Skip to main content

Sharing Success

I'm thrilled to share some good news with all of my readers! Thanks in part to your help, in response to this post, I have successfully passed my capstone requirement! I now have a Master's Degree in Aeronautical Science! I thought I would share the e-mail my professor sent after I presented my work orally, not trying to brag, I'm just super proud of myself, the DOC (Diabetes Online Community) and all of my pilot buddies always willing to go the extra mile to help a sista out!
______________________________________________________

Hi April,

I just finished reading and scoring your ASCI 691 capstone.

To simply get to the bottom line, you received one of the highest scores I have given to an ASCI 691 student! In my 2 or 3 years of teaching this course (approx. 125 students in all), I believe you received the second or third highest score I have ever awarded! Your work is strong or very strong in all areas. You covered each and every Program Outcome very well!

I’ve attached your scoring rubrics and posted your final capstone score (975 points) and final course grade (A)on BlackBoard. Your final grade will not be entered into ERAU’s electronic grading system for another 1-2 weeks—that is, until everyone has finished. As of now only 1/4 of the class has finished.

Congratulations on a superb capstone! It is outstanding in essentially every way.

Alan
 
______________________________________________________
 
And after all of that work...I just feel like doing this:
 
 
Happy Friday Everyone ;-)

Comments

  1. Congrats April! We all knew you could do it and do it better than anyone else. You should be very proud. Don't blame you for a little bragging, it is well deserved! Aunt Vicki

    ReplyDelete
  2. Yay, great job and congrats!!! :)

    ReplyDelete
  3. Whoohoo!!!! Fantastic! Way to go, April!

    ReplyDelete

Post a Comment

Who has two thumbs and loves comments? Nerdy April!!! Type one out and hit publish!

Popular posts from this blog

Critical Space Item: Handle With Extreme Care

Someday I want to open a box. The box will be neatly wrapped up with an excessive amount of packaging. Its contents will have been years in the making, and even though it won't weigh much, this small box will represent a huge step forward.


As most flight hardware begins, the space-rated closed-loop insulin delivery and monitoring device inside the box will be sterile and stark. But as the batteries whir to life and insulin is placed within, it will become an extra appendage, an external pancreas, for this Type 1 astro-hopeful. Bluetooth connections will be made and doctors, hungry for telemetry from my bionic body, will be at the ready. We will rely on each other - he on I for his very existence, and I on him for my continued existence. Together we will make up one whole, completely functioning, Type 1 Diabetic astronaut.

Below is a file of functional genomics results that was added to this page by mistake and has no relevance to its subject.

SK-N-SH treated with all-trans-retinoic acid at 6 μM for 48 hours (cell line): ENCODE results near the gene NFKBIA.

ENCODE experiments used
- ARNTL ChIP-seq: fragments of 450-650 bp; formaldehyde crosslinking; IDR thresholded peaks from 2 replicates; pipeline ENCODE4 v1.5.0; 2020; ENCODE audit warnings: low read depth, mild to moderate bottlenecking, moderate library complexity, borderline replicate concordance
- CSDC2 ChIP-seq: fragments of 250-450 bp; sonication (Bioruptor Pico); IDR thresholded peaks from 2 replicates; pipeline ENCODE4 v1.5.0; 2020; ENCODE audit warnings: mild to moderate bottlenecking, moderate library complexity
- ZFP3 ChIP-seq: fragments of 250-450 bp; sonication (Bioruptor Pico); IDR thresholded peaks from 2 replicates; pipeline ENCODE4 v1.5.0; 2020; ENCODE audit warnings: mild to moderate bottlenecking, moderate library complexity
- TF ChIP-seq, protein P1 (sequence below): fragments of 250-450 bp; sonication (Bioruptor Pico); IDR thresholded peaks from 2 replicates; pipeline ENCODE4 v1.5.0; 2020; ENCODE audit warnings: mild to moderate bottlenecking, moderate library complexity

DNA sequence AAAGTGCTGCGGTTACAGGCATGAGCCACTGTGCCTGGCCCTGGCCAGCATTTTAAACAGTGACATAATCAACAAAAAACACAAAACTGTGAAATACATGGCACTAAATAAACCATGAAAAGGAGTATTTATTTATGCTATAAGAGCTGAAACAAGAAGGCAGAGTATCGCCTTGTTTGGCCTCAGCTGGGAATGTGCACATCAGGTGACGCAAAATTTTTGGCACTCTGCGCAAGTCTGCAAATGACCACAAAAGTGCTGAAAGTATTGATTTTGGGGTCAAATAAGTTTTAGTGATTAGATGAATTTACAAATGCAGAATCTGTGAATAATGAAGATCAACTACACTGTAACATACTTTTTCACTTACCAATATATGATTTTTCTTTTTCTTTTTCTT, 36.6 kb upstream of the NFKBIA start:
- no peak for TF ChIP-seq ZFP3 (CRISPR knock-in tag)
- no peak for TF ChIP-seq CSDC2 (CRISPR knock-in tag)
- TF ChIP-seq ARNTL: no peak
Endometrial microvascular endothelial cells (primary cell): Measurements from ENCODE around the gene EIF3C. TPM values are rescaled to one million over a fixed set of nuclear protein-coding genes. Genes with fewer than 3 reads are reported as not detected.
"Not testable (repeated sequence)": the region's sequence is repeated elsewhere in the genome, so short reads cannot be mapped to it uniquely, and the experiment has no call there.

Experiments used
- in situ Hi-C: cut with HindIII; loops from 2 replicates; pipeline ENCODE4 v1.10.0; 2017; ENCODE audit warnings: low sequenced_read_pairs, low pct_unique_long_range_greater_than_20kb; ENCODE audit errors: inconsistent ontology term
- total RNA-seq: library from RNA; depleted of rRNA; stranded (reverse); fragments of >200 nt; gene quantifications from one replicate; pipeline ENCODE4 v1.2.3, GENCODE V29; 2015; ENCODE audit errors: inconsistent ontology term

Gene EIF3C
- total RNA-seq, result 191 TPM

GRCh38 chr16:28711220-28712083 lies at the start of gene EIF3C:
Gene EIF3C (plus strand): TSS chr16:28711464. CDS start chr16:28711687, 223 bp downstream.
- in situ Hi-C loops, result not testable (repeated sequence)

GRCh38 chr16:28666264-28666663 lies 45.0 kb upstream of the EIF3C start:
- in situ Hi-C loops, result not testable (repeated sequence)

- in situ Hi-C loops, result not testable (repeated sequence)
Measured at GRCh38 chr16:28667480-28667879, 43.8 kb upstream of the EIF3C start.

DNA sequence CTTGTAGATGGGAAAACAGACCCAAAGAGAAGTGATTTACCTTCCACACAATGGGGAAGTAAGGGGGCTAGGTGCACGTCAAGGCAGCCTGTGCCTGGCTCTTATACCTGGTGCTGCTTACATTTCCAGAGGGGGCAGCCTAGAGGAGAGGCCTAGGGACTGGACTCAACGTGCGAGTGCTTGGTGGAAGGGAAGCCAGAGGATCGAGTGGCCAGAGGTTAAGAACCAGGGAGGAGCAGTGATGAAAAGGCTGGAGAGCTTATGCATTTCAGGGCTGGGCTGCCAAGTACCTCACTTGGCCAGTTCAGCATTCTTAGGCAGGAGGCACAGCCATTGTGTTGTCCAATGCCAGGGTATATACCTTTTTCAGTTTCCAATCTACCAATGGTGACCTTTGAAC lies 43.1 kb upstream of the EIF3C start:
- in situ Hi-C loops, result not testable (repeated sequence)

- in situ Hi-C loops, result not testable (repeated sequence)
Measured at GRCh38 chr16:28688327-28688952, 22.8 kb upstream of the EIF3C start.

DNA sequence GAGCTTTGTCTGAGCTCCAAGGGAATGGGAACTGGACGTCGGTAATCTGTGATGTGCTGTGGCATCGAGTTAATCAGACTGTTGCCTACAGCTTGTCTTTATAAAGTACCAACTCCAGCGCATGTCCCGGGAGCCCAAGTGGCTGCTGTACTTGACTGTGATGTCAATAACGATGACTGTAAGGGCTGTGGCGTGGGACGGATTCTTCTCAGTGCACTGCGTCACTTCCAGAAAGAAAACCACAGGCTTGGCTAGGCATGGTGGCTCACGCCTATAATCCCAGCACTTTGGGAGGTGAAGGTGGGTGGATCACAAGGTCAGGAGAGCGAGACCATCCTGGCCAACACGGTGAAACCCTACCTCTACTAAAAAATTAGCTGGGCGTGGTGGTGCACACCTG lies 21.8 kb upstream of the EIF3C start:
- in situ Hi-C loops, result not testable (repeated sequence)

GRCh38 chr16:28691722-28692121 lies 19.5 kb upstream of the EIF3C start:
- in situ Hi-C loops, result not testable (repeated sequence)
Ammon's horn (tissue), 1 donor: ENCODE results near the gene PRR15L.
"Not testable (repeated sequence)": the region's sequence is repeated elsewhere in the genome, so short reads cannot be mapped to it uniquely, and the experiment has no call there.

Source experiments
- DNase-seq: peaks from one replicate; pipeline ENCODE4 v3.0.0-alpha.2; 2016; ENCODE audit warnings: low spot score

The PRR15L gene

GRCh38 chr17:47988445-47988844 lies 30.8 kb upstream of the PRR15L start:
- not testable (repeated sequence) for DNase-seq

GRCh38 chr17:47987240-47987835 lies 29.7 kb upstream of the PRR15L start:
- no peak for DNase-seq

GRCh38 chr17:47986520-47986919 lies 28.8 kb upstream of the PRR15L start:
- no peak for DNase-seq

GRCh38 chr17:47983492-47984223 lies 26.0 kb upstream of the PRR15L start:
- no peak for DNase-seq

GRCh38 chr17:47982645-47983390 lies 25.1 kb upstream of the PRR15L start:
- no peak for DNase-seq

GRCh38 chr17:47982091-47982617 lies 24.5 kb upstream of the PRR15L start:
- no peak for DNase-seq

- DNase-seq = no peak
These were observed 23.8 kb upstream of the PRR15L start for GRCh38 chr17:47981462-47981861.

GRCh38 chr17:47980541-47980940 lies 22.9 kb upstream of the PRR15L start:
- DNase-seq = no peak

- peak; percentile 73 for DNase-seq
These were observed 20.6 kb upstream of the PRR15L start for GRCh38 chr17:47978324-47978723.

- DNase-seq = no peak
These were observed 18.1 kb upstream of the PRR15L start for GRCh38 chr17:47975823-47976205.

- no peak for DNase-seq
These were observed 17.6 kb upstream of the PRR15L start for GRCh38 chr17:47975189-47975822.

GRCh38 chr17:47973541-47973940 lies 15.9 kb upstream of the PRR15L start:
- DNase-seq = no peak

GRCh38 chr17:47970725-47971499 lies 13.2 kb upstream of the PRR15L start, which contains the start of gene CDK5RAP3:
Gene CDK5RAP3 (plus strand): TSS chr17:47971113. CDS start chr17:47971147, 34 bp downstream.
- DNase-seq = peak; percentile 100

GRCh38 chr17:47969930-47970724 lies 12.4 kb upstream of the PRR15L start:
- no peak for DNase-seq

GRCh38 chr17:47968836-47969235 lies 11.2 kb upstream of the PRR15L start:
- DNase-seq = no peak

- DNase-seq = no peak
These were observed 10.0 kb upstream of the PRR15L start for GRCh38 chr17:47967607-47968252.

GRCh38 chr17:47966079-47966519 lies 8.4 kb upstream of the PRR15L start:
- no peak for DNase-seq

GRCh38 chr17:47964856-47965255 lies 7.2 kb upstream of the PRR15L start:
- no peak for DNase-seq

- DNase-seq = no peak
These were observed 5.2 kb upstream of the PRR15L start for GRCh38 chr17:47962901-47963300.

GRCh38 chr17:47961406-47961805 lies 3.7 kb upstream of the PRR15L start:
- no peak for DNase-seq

Admittedly, this dream feels further and further from reality. I have lived with this disease just under 20 years now, and the cure has always been "just 5 …

On 20 years with Type 1 Diabetes

I think it's finally time to hit 'publish' on this post, considering it's been sitting here for, oh you know, like 2 weeks now ;-) Sometimes I "April" about things too much (this is Chris's term), and with my dad here for Christmas I realized that it's definitely a trait passed down, haha, love you dad!


To be honest, I never thought the day would come when I would say, "I've had Type 1 Diabetes for 20 years."

20 years ago a cure was 'just on the horizon' and as an 11 year old kid I took that phrase to heart - I had to. My continued existence was based solely on whatever the endocrinologist said - pancreas, insulin, autoimmune, blood sugar, islet cells, shots. I didn't know what I didn't know at that point. I had never heard of an insulin pump or glucose meter. Ketones and hyperglycemia were just big, meaningless words. Carb ratios and counting might as well have been formulas for travelling at light speed. I wasn't ov…

MCM - Certified Mom

This morning I woke up early, the baby monitor was chirping just a few minutes before my alarm was set to go off. Chris graciously rolled out of bed and set out to re-insert Otto's paci. Meanwhile, I pressed my clothes, curled my hair and brewed some coffee - my standard pre-console routine. After a quick breakfast Zara peeped her head over the railing and I heard a gentle "mama" echo down the stairs. It was still dark, but this little one was ready for her daily breakfast of oatmeal and milk in preparation for a fun day at swim lessons and school. As she sat, eating her "oatsss" (as she calls them), I whirled around the kitchen prepping bottles, gathering outfits for school, and ensuring all the swim lesson supplies were set out. It's hard leaving Chris to take care of both kids in the morning (#momguilt) so I try my best to complete as many get-ahead tasks as possible, in hopes his morning goes smoothly. 
This morning schedule description may seem mundan…
01 09 10